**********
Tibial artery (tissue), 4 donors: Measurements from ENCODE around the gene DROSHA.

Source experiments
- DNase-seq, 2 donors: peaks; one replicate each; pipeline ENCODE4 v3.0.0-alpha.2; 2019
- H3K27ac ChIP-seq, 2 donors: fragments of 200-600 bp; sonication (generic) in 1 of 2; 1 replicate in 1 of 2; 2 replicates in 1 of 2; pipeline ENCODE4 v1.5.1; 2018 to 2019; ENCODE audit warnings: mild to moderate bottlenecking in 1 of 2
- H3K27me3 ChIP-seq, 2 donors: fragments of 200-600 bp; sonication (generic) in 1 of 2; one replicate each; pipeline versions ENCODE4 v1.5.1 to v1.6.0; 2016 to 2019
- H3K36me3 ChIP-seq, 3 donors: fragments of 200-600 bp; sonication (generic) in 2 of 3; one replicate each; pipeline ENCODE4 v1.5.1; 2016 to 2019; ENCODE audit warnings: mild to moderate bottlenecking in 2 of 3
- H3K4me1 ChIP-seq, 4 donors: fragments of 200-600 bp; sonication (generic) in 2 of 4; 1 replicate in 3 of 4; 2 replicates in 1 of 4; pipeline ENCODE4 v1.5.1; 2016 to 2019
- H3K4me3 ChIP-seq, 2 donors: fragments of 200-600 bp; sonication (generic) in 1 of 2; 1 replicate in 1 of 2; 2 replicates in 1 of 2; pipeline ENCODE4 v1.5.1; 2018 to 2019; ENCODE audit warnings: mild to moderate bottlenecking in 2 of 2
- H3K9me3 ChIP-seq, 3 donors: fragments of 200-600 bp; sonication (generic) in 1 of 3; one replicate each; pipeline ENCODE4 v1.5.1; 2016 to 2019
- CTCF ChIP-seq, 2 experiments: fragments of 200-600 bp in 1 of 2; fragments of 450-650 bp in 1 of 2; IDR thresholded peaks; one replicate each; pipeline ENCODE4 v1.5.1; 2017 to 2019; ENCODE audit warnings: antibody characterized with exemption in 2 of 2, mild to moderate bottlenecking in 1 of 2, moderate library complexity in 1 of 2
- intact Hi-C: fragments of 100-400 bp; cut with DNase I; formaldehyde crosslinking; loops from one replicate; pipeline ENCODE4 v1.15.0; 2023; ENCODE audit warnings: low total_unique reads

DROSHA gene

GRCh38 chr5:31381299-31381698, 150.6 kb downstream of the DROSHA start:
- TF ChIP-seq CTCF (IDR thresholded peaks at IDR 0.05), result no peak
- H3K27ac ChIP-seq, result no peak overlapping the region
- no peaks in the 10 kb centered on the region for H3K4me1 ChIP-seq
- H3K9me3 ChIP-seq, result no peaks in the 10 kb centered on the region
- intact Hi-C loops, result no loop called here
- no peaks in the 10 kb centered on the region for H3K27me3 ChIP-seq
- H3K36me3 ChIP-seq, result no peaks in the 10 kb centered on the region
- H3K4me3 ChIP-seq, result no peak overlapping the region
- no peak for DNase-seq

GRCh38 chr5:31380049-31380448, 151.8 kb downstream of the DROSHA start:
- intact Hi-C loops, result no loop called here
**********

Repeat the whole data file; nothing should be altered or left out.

Tibial artery (tissue), 4 donors: Measurements from ENCODE around the gene DROSHA.

Source experiments
- DNase-seq, 2 donors: peaks; one replicate each; pipeline ENCODE4 v3.0.0-alpha.2; 2019
- H3K27ac ChIP-seq, 2 donors: fragments of 200-600 bp; sonication (generic) in 1 of 2; 1 replicate in 1 of 2; 2 replicates in 1 of 2; pipeline ENCODE4 v1.5.1; 2018 to 2019; ENCODE audit warnings: mild to moderate bottlenecking in 1 of 2
- H3K27me3 ChIP-seq, 2 donors: fragments of 200-600 bp; sonication (generic) in 1 of 2; one replicate each; pipeline versions ENCODE4 v1.5.1 to v1.6.0; 2016 to 2019
- H3K36me3 ChIP-seq, 3 donors: fragments of 200-600 bp; sonication (generic) in 2 of 3; one replicate each; pipeline ENCODE4 v1.5.1; 2016 to 2019; ENCODE audit warnings: mild to moderate bottlenecking in 2 of 3
- H3K4me1 ChIP-seq, 4 donors: fragments of 200-600 bp; sonication (generic) in 2 of 4; 1 replicate in 3 of 4; 2 replicates in 1 of 4; pipeline ENCODE4 v1.5.1; 2016 to 2019
- H3K4me3 ChIP-seq, 2 donors: fragments of 200-600 bp; sonication (generic) in 1 of 2; 1 replicate in 1 of 2; 2 replicates in 1 of 2; pipeline ENCODE4 v1.5.1; 2018 to 2019; ENCODE audit warnings: mild to moderate bottlenecking in 2 of 2
- H3K9me3 ChIP-seq, 3 donors: fragments of 200-600 bp; sonication (generic) in 1 of 3; one replicate each; pipeline ENCODE4 v1.5.1; 2016 to 2019
- CTCF ChIP-seq, 2 experiments: fragments of 200-600 bp in 1 of 2; fragments of 450-650 bp in 1 of 2; IDR thresholded peaks; one replicate each; pipeline ENCODE4 v1.5.1; 2017 to 2019; ENCODE audit warnings: antibody characterized with exemption in 2 of 2, mild to moderate bottlenecking in 1 of 2, moderate library complexity in 1 of 2
- intact Hi-C: fragments of 100-400 bp; cut with DNase I; formaldehyde crosslinking; loops from one replicate; pipeline ENCODE4 v1.15.0; 2023; ENCODE audit warnings: low total_unique reads

DROSHA gene

GRCh38 chr5:31381299-31381698, 150.6 kb downstream of the DROSHA start:
- TF ChIP-seq CTCF (IDR thresholded peaks at IDR 0.05), result no peak
- H3K27ac ChIP-seq, result no peak overlapping the region
- no peaks in the 10 kb centered on the region for H3K4me1 ChIP-seq
- H3K9me3 ChIP-seq, result no peaks in the 10 kb centered on the region
- intact Hi-C loops, result no loop called here
- no peaks in the 10 kb centered on the region for H3K27me3 ChIP-seq
- H3K36me3 ChIP-seq, result no peaks in the 10 kb centered on the region
- H3K4me3 ChIP-seq, result no peak overlapping the region
- no peak for DNase-seq

GRCh38 chr5:31380049-31380448, 151.8 kb downstream of the DROSHA start:
- intact Hi-C loops, result no loop called here